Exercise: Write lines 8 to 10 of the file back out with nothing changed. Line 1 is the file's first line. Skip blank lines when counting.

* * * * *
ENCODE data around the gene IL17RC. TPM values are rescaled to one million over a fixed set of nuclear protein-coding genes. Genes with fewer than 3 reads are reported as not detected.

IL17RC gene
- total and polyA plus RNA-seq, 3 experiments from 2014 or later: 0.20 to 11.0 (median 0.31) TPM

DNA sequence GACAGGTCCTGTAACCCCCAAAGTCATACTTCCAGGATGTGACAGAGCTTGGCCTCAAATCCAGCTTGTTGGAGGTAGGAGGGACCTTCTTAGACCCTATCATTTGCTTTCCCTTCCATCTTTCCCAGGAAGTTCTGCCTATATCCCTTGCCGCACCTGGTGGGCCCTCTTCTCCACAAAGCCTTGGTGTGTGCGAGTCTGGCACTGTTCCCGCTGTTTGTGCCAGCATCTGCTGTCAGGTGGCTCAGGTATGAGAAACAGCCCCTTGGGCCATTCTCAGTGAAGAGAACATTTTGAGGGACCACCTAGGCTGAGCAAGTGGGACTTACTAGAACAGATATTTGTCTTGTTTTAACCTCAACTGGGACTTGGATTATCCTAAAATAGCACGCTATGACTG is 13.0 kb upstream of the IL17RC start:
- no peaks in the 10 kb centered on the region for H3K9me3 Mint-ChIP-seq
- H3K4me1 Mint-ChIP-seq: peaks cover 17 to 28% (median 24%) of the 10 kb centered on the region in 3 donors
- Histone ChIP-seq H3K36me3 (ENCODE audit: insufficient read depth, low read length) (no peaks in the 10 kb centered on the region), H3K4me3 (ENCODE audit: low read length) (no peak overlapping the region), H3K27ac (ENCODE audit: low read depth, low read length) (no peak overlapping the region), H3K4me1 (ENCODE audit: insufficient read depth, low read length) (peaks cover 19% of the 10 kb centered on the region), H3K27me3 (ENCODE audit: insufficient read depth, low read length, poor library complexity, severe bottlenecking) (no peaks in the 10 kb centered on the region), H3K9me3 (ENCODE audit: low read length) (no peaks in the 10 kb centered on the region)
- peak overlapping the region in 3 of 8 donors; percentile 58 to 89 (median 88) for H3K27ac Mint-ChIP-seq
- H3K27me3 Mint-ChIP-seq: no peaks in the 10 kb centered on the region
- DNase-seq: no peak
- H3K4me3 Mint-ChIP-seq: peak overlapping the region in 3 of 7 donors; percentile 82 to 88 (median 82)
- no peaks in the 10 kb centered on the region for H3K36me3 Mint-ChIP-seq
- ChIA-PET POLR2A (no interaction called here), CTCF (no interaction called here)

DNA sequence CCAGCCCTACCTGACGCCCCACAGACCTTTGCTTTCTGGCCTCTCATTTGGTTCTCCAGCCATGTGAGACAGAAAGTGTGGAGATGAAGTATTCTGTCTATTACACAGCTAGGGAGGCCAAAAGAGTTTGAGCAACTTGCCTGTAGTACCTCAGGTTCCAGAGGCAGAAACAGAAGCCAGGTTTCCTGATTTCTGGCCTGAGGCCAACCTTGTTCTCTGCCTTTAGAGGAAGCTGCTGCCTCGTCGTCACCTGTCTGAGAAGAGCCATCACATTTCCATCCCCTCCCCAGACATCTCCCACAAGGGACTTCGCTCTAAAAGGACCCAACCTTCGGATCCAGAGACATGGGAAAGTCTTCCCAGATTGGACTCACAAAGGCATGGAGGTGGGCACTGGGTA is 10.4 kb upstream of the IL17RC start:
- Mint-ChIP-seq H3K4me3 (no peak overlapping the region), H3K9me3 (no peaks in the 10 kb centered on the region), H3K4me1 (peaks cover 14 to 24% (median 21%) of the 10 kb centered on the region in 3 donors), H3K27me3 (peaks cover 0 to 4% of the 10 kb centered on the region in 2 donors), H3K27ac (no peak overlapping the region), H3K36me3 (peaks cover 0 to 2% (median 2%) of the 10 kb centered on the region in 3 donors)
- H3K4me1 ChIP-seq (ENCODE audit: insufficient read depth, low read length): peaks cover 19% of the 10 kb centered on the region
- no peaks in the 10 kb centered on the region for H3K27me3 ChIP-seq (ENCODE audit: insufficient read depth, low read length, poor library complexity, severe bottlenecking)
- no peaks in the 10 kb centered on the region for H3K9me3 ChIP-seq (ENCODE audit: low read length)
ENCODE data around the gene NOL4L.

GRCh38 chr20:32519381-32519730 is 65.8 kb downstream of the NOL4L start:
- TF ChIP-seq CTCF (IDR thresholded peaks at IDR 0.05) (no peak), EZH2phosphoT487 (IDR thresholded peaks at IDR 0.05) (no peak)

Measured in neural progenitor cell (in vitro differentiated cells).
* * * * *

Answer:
- peak overlapping the region in 3 of 8 donors; percentile 58 to 89 (median 88) for H3K27ac Mint-ChIP-seq
- H3K27me3 Mint-ChIP-seq: no peaks in the 10 kb centered on the region
- DNase-seq: no peak